If you have low levels of thyroid hormones, they can provoke the appearance of calf cramps and muscle weakness at night. These hormones can have an effect on the use and absorption of calcium. Calcium deficiency is often the cause of the appearance of numbness, cramps, pain, and weakness of the muscles.
Low metabolism can also appear because of low thyroid hormones. If we want to be energetic, we need to have a high metabolism. The low levels of thyroid hormones can increase the inflammation and that can provoke muscle cramping and pain.
6. Uncontrolled Diabetes
Diabetes is also something that can cause your leg muscles to cramp. It is the first symptom for the appearance of a kind of nerve damage called diabetic neuropathy. Diabetes patients can often experience sharp pain in the leg muscles, but also tingling and numbness.
Dehydration, as well as excessive urination, can be caused by increased levels of blood sugar and that leads to night leg cramps. If you have diabetes and you experience night cramps, visit your doctor as soon as possible!
7. Alcohol Abuse
Drinking alcohol in excessive amounts can cause alcohol neuropathy, but it can also damage your peripheral nerves. That causes muscle cramps and leg pain.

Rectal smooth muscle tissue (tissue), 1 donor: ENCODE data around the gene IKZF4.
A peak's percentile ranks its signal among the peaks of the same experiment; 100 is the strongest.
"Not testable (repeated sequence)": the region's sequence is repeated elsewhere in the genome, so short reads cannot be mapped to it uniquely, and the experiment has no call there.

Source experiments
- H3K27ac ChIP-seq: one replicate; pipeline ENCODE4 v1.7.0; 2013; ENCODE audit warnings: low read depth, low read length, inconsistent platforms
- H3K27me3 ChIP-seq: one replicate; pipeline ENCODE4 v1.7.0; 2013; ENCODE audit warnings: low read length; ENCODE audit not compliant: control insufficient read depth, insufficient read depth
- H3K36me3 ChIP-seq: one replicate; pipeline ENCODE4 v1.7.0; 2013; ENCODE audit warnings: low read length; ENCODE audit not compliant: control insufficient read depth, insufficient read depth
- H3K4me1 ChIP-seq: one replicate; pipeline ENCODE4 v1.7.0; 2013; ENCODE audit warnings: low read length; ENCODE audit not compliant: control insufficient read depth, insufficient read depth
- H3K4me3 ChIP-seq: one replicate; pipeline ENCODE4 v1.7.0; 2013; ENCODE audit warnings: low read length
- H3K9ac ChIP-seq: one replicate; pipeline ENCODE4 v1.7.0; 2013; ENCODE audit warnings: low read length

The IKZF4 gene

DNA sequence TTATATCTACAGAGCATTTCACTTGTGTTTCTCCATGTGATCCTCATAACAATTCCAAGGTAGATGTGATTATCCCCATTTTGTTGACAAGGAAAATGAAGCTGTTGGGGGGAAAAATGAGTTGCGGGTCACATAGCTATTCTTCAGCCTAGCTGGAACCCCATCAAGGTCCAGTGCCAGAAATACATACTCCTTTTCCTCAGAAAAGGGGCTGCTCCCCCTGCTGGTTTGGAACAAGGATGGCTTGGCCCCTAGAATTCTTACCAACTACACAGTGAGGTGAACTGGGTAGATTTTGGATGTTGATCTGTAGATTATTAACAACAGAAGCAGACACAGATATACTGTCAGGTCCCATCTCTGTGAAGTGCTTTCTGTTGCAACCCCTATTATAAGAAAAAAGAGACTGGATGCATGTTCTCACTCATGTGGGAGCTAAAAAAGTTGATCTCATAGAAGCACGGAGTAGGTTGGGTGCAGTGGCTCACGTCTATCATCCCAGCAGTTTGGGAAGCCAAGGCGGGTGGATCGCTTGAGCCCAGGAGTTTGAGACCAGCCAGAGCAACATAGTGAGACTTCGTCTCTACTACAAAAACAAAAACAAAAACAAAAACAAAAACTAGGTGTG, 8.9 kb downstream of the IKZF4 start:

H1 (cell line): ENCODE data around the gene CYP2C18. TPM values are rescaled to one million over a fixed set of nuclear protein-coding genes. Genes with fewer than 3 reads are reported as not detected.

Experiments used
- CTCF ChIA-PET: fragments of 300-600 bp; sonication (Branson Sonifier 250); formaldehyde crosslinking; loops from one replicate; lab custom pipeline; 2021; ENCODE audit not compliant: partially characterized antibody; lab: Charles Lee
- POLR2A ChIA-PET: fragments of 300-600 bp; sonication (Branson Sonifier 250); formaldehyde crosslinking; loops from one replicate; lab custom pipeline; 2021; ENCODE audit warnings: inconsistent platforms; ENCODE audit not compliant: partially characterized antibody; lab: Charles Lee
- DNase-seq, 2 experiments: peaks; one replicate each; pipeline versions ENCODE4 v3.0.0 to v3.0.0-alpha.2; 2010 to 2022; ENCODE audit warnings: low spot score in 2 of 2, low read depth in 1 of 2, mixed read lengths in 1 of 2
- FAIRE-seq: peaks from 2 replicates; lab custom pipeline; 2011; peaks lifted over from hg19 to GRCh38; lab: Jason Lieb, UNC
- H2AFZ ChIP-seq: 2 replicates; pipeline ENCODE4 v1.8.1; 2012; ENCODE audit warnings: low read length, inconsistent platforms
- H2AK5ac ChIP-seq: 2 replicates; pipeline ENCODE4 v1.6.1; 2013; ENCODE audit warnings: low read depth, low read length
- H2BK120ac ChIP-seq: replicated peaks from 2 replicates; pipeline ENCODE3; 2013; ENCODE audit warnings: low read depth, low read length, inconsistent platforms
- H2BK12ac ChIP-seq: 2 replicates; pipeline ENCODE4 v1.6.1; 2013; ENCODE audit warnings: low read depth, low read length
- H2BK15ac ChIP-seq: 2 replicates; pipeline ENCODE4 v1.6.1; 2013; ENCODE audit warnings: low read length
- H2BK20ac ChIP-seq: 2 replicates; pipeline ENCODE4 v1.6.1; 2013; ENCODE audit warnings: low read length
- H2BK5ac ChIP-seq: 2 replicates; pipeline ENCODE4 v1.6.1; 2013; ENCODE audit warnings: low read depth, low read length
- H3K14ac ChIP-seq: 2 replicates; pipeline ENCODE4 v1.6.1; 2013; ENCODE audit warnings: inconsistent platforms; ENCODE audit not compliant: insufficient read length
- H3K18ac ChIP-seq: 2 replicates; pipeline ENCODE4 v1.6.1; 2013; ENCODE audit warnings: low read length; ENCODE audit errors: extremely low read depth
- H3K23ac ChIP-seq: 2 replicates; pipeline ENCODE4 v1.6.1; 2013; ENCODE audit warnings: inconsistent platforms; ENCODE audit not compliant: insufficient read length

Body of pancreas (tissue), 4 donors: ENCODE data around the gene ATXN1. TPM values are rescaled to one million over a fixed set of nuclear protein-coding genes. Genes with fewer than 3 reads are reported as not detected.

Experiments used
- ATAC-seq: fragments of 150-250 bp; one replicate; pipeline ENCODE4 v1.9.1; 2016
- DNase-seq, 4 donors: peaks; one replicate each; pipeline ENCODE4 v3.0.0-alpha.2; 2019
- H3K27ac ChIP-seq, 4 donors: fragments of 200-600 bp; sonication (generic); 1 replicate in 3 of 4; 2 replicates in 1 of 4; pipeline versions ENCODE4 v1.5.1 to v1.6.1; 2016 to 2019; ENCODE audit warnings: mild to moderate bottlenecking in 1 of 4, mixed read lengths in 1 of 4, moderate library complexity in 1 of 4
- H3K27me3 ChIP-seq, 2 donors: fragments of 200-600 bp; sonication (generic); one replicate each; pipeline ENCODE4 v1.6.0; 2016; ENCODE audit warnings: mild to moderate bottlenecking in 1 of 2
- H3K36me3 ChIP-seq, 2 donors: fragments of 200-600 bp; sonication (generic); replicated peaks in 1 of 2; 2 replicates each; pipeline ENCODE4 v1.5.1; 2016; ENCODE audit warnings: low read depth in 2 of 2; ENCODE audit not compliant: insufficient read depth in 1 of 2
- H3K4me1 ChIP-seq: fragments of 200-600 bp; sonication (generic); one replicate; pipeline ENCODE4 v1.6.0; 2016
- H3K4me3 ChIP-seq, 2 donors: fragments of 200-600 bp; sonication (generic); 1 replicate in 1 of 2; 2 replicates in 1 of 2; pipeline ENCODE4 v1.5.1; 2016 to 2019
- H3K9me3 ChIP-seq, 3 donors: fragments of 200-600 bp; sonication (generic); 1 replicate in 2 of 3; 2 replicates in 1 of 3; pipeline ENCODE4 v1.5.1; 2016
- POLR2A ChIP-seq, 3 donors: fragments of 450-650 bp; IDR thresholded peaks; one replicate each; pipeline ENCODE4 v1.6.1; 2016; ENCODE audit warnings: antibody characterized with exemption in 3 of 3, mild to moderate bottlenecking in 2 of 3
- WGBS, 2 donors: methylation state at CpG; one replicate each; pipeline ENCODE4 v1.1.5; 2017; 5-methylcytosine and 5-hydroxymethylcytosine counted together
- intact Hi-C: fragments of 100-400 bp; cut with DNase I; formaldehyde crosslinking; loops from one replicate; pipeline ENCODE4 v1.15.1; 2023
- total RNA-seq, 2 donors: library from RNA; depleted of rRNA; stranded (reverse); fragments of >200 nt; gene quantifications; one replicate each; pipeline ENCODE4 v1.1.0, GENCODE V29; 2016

Alcohol is a diuretic which means that drinking excessively can cause dehydration. Another thing it can cause is a magnesium deficiency.
Drinking alcohol excessively can increase the content of lactic acid in the body which also causes cramps and pain.
8. Certain Medications
Some medications can also cause nocturnal cramps. Those are diuretics and cholesterol-lowering agents (statins) which cause loss of electrolytes and water from the body and that causes the appearance of cramps.
Other pills include birth control pills, antipsychotics, and steroids. In case you start feeling cramps after you’ve started with some new medication, visit your doctor immediately.
Here are some tips that can help you prevent leg cramping at night:
- Consume more sports drinks with electrolytes because they can also prevent the problem
- Drink a lot of water and other healthy fluids so that you can prevent dehydration
- When you feel like you’re having a cramp, massage the muscle with your hands for 10-15 minutes
- Avoid alcohol, soda beverages and coffee because they can only increase the risk of cramping
- Ride your stationary bicycle for 10 minutes before going to bed
- Always stretch your leg muscles before going to bed. Your muscle tension will be eased and you’ll manage to reduce the appearance of cramps while you sleep.
- Add more magnesium to your diet. There is plenty of magnesium in nuts and seeds. Pregnant women shouldn’t take magnesium supplements and should consult a doctor
- Walking or jiggling the leg after a cramp sends a signal to the brain that the muscle needs to contract and relax. This can help you speed up the recovery
- Keep your bed sheets and blankets loose around your feet and make sure your toes are not distorted
- Put a hot compress over the cramped muscle. You’ll help it relax and loosen up and the cramps will be relieved
- Include potassium in your diet. It can be found in broccoli, dates, pork, bananas, fish, grapes, grapefruit, lamb, apricots cabbage and oranges.